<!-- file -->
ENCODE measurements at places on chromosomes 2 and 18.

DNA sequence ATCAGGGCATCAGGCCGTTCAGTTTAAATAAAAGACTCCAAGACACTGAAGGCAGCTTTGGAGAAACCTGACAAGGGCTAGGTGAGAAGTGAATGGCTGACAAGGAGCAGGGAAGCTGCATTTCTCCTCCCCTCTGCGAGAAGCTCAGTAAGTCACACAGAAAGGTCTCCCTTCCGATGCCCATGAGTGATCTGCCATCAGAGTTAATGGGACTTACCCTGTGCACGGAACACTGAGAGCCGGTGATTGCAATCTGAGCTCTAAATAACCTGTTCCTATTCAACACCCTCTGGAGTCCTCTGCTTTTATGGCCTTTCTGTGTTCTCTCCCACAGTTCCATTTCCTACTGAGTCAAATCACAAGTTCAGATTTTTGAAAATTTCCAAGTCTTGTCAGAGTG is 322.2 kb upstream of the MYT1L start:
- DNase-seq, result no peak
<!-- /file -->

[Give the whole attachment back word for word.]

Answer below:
ENCODE measurements at places on chromosomes 2 and 18.

DNA sequence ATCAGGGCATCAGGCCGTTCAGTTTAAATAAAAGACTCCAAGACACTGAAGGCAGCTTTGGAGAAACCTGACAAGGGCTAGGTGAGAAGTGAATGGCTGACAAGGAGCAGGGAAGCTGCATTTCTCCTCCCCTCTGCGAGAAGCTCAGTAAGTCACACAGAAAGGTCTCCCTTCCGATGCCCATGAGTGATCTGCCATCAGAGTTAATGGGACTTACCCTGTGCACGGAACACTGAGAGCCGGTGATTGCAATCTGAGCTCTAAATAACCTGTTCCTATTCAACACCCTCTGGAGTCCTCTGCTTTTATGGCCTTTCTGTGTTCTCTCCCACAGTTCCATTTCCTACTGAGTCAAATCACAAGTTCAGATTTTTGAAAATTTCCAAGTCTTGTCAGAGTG is 322.2 kb upstream of the MYT1L start:
- DNase-seq, result no peak